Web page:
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LRP1: a novel receptor for the transmission of pathological α-Synuclein

During the past decade, mountains of evidence support that the transmission of pathological proteins is a shared mechanism for the progression of various neurodegenerative diseases [1]. α-Synuclein (α-syn) is the pathological protein for a group of neurodegenerative diseases collectively known as α-synucleinopathies, including Parkinson’s disease (PD), dementia with Lewy body (DLB), multiple system atrophy and ~ 50% of Alzheimer’s disease (AD). Blocking the transmission of pathological α-syn represents a promising therapeutic strategy to slow down or reverse the progression of these diseases. Therefore, molecular mechanisms that mediate the transmission of pathological α-syn are attractive drug targets. However, despite extensive study, the molecular mechanisms underlying the transmission of pathological α-syn remains unknown.

Various different mechanisms have been proposed to mediate the transmission of pathological proteins, such as tunneling nanotubes and exosomes [1]. Multiple cell surface receptors have also been reported to bind with pathological proteins and mediate their transmission (Table 1). In 2016, Mao et al. reported that lymphocyte-activation gene 3 (LAG3) receptor mediated the transmission of pathological α-syn in animal and cell models [2]. α-Syn preformed fibrils (PFF) bind directly to the extracellular immunoglobulin-like domains of LAG3. Blocking the interaction between α-syn and LAG3 could reduce the transmission of pathological α-syn. In 2013, Holmes et al. showed in cell models that heparan sulfate proteoglycan (HSPG) mediated macropinocytosis is responsible for the uptake of both pathological α-syn and tau [3]. HSPGs have also been reported to mediate the endocytosis of amyloid-beta (Abeta) [4]. Members of the low-density lipoprotein receptor (LDLR) family have been reported as co-receptors for HSPGs [4, 5]. In 2020, through a functional screen of LDLR receptors, Rauch et al. demonstrated that low-density lipoprotein receptor-related protein 1 (LRP1), is a key receptor that mediated the interneuronal spreading of pathological tau. LRP1 is a member of the LDLR family and expressed in a wide variety of cell types including neurons, astrocytes, microglia, macrophages, fibroblasts, and smooth muscle cells. LRP1 mediates the internalization of physiological tau and pathogenic tau oligomers [6]. LRP1 has also been reported as a co-receptor for HSPG that binds and uptakes Abeta [5]. Moreover, LRP1 has been reported to interact with ApoE, the most significant genetic risk factor for Alzheimer’s disease [7].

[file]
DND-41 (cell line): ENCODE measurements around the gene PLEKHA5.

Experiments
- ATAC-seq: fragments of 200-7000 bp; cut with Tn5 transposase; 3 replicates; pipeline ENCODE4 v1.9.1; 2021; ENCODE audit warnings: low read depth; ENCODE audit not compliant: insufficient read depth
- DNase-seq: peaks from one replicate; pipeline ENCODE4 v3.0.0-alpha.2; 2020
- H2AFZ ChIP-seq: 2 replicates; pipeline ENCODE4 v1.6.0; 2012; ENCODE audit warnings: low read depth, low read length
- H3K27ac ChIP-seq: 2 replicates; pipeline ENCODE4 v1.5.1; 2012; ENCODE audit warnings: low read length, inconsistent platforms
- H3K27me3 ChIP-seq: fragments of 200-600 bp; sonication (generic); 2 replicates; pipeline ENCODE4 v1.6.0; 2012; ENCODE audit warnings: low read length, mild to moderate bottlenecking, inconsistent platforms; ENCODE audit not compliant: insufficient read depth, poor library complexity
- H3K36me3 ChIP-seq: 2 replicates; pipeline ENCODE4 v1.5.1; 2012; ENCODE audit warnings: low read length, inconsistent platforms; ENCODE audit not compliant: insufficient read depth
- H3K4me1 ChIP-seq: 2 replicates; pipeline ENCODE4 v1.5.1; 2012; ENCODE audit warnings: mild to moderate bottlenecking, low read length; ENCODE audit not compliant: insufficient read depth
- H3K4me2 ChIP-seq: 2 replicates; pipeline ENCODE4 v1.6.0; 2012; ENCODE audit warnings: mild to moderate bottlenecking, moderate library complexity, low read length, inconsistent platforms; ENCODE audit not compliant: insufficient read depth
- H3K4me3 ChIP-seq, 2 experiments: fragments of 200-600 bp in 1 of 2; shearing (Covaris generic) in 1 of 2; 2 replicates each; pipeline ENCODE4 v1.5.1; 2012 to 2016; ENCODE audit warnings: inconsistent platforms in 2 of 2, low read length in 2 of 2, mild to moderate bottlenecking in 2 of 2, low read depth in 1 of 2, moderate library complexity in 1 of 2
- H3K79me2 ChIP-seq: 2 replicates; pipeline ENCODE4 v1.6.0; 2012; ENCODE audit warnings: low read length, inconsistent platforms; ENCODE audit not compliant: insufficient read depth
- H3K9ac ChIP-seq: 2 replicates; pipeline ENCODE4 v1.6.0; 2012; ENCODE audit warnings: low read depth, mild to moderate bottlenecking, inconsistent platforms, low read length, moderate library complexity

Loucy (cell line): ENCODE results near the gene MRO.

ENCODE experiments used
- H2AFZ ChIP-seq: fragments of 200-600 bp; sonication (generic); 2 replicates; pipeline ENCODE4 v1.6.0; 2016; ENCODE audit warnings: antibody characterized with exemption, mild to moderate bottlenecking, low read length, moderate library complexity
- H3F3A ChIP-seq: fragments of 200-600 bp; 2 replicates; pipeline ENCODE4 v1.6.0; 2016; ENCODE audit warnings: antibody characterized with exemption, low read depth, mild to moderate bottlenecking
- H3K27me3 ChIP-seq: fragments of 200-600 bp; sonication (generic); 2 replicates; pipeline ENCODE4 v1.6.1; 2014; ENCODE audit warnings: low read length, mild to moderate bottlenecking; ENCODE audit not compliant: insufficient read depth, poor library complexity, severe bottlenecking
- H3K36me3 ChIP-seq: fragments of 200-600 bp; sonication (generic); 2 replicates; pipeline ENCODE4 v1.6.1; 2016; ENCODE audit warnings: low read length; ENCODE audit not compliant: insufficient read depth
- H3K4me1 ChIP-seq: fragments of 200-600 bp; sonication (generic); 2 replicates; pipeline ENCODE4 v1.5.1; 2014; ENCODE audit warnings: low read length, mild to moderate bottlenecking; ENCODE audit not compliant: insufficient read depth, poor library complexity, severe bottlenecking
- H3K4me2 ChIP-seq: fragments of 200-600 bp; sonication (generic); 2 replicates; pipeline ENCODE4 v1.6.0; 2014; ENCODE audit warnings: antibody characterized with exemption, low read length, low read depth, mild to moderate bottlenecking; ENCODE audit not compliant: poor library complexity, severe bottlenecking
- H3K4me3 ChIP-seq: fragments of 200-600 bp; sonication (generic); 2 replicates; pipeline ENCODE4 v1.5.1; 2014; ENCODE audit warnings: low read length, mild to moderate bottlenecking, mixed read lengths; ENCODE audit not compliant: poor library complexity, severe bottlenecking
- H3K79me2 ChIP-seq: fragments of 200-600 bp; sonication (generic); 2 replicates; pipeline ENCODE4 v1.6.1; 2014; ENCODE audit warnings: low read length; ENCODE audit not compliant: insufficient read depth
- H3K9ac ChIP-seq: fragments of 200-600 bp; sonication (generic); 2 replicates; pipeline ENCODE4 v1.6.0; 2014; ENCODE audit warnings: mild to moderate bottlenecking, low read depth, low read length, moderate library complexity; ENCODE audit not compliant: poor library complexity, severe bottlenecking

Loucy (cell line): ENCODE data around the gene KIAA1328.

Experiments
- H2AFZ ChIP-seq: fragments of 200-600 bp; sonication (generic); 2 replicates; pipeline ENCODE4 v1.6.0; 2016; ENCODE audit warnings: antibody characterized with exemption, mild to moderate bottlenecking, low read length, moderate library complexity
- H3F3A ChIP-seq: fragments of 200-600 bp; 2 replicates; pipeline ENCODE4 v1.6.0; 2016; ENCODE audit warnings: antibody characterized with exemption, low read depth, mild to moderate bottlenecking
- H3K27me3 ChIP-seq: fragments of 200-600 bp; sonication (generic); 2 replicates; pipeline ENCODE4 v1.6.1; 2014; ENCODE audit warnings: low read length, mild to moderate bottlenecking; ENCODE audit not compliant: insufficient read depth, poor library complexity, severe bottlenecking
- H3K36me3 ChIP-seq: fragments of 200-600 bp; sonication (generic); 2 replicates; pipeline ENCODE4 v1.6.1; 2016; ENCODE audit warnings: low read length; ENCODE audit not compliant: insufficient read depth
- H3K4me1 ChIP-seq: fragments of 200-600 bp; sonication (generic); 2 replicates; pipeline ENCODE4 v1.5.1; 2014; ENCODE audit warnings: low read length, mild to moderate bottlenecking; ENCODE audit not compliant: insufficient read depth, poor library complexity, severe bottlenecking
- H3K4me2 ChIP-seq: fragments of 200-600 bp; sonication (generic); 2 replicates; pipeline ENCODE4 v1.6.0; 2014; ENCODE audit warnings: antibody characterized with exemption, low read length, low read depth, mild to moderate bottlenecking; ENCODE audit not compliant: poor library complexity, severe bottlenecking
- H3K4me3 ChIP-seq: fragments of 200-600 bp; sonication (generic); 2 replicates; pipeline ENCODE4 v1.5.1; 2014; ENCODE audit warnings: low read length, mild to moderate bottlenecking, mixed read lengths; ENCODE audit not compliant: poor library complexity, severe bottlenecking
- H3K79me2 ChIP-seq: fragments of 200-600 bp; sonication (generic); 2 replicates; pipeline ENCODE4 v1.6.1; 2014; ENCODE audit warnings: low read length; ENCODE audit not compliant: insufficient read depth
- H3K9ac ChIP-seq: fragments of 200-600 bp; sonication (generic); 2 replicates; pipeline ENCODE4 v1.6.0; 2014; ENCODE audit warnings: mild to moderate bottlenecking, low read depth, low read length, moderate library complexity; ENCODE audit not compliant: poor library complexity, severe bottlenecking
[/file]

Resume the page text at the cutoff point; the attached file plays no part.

Table 1 Receptors mediating the transmission of pathological proteins

Given that HSPGs have been reported to mediate the endocytosis of pathological α-syn, LRP1, as a co-receptor for HSPGs, could also play a critical role in the transmission of pathological α-syn. Published in Molecular Neurodegeneration on September 2, 2022, Chen and colleagues explored the role of the LRP1 in the transmission of α-syn using a wide variety of different models, including LRP1 knockout human induced pluripotent stem cell (iPSc) derived neurons and neuronal LRP1 deletion mice. Loss of LRP1 significantly reduced the internalization of monomeric α-syn, effectively inhibited the uptake of α-syn oligomers, and mildly inhibited the uptake of α-syn PFFs in vitro, suggesting that LRP1 is a mediator for the uptake of soluble α-syn. Using α-syn with modified lysine residues at the N-terminus of the protein, the authors demonstrated that lysine residues and the N-terminus are critical for the interaction and internalization of α-syn. The authors then established a murine model that discriminates between neurons transduced with the adeno-associated virus expressing human α-syn and neurons that receive human α-syn through spreading. Using this novel model, they demonstrated that the deletion of LRP1 in the neurons suppresses the transmission of human α-syn in mice [8].